The Port Arthur News
PORT ARTHUR —
In the middle of reflecting on his $400,000 tie for third last week at the CIMB Classic in Malaysia, Chris Stroud abruptly steered the conversation to Port Neches-Groves’ rising star Braden Bailey. Because their golfing backgrounds have so much in common — playing at the Pea Patch, attending the same high school and getting a heavy rush from college recruiters, Stroud looks at Bailey almost like a little brother.
“I am really impressed with what he’s accomplished up to this point,” said Stroud. “I feel like he’s probably a little ahead of where I was at that age. I’ve talked with Braden and his dad and I want to do everything possible to help him get better and benefit from some of the things I learned along the way.”
Five days after Stroud talked up his young protégé, Bailey made the would-be mentor proud by scoring the biggest victory of his career. Competing against a field of 78 young stars from eight states and seven foreign countries, Braden fired rounds of 70-70 to win the Legends Junior Tour’s Texas Cup Invitational.
His two-under-par 140 at Mira Vista Country Club in Fort Worth was two shots clear of Logan Davis of Humble and three better than Chandler Phillips of Huntsville. He’d started Sunday’s final round one stroke off the pace of Josh Gilege of Eagle, Idaho, taken the lead with a birdie on the par 3, 7th hole and never looked back.
Was the kid nervous as he thought about what would clearly be his most significant win? Of course he was. He was so nervous that on the final three holes he hit the pin twice with his second shot on par 4 holes — from 45 yards on the 310-yard, 16th and from 128-yards on the 343-yard, 18th. In between, he birdied the 542-yard, par 5, 17th.
“I was feeling the pressure on the back nine,” Bailey said. “I felt it the most standing on the tee on the 18th because we had to wait. I just wanted to put the ball in the fairway and get the second shot close. It was definitely my best win. My ball striking was really good, I hit a bunch of greens and rolled in a few putts.”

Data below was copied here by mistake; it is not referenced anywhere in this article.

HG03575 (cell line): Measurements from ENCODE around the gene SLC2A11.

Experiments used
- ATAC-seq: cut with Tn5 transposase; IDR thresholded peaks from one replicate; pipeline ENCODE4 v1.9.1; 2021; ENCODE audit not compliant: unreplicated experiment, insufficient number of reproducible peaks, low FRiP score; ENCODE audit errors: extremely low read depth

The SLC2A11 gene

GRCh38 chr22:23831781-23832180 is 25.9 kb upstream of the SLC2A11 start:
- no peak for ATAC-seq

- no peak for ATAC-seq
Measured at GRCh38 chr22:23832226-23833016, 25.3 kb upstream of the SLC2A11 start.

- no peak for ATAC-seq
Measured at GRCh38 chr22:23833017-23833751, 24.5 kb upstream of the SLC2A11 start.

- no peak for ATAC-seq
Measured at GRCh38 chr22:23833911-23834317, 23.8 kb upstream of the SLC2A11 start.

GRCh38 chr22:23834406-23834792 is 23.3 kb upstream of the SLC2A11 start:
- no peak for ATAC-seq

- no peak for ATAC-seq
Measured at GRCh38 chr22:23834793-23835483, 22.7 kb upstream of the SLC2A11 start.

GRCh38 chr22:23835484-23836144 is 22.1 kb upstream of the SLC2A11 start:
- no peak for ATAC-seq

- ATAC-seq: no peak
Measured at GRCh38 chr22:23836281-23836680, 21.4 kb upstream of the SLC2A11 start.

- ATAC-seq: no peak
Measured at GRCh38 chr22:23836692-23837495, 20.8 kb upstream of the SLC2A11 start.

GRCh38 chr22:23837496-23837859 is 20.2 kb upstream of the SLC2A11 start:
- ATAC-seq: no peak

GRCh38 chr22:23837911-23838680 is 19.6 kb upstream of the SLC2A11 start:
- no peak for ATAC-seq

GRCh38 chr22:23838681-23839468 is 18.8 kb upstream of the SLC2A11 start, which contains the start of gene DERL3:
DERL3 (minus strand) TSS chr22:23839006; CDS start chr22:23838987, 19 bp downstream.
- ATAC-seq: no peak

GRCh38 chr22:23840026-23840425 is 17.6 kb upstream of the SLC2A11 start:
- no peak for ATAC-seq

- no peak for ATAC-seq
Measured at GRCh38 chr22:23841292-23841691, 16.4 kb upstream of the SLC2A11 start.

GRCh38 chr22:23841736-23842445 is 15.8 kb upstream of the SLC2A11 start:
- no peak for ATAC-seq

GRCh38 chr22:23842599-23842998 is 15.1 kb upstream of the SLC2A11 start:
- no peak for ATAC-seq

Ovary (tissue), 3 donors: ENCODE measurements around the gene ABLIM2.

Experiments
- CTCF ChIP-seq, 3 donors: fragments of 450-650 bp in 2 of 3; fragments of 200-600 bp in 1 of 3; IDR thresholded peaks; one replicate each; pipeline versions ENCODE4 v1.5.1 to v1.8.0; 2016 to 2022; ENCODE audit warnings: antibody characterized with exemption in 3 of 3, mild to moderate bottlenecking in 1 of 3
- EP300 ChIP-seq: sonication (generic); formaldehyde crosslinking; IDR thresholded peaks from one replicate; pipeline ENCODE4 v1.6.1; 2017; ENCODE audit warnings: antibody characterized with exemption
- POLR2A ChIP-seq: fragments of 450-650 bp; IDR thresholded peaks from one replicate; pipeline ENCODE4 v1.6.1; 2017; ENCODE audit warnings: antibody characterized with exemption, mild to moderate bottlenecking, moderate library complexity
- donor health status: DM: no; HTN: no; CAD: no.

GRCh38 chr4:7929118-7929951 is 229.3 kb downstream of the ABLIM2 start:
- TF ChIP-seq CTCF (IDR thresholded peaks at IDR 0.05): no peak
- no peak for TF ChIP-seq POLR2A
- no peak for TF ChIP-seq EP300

The spoils of victory were significant for Bailey, who is currently ranked No. 155 nationally among junior golfers in all classes, and is No. 4 in the Texas class of 2015. He earned an exemption into any event hosted by the American Junior Golf Association (AJGA), which is the top tier of junior golf. He’ll also be exempt on the Texas Legends Tour and he grabbed a spot in the prestigious Jackie Burke Cup, a Ryder-cup type event in November in College Station.
His recruiting, meanwhile, went from aggressive to ballistic. Already high on the list of many of the nation’s top golf programs, and even more in demand since a huge chunk of the most heralded players in the class of 2015 have committed, his e-mail blew up with congratulatory messages and pitches from college coaches.
“It’s crazy,” said Braden’s dad, Brad. “It’s just unbelievable the amount of e-mails, and the tone has changed from ‘we want you to visit, to you just went to the top of our list.’ There were so many messages that he asked me if we could turn off the e-mail function on his phone.”
Oh, yes, and there was an invitation from that guy Stroud, who now makes his home in Houston. After his final two PGA Tour events, Chris wants the Baileys to come to town for dinner, a one-on-one about Braden’s goals, a discussion on recruiting and 18 holes at posh Lochinvar Golf Club.
Stroud, in his remarks about Bailey last week, made it clear that he’ll be serving up a strong pitch for Braden to follow in his footsteps at Lamar, but that he’ll be supportive of any choice that’s made.
“Brad is letting Braden make his own decision and that’s the way it should be,” Stroud said. “I’m going to help him in any way I can. I’ve done a pros and cons list, and I can’t figure out enough reasons for him to not go to Lamar. Why? Because he’ll have Brian White working with him, and I don’t think there’s a college coach that can better prepare him for the PGA Tour. Whitey is a swing builder and a developer.
“I had a chance to go to some bigger schools when I was coming out. At the end, when it came down to Texas A&M and Lamar, and I chose Lamar, I had several people call and say, ‘what were you thinking about?’ I told them it was because of the talented people at Lamar that were going to be working with me.
“A year and a half later we were No. 1 in the country. I can’t say for sure, but I honestly believe I’m where I am today because of what Whitey did for my game. Going to Lamar was the best decision of my life.”
Bailey has taken unofficial visits to Arizona State, Rice, Vanderbilt, North Texas, Sam Houston and Lamar. Also in the mix are Notre Dame, Arkansas, Central Florida, San Diego State and Baylor. He’ll be making a visit to Baylor the weekend the Bears No. 6 ranked football team plays Texas.
“I’m not really leaning anywhere right now,” he said. “I’m trying to narrow it down to a few schools I really like, then I’ll choose from that list. I do think I’m probably going to end up staying in Texas.”
As for the budding relationship with Stroud, he’s flattered that a successful professional player, albeit one who attended the same high school, is so interested in him.
“It’s amazing for a PGA Tour player to take time from his schedule to talk to me and tutor me,” he said. “I know there is so much I can learn from him. Last year, he did a clinic for our golf team, and the things he told us really helped me. The mental stuff has been invaluable. So were the drills. His message was to relax, stay calm and trust your swing. That’s what I’ve tried to do.”
Judging from what happened last week in Fort Worth, he’s doing it pretty well.
Sports editor Bob West can be e-mailed at firstname.lastname@example.org.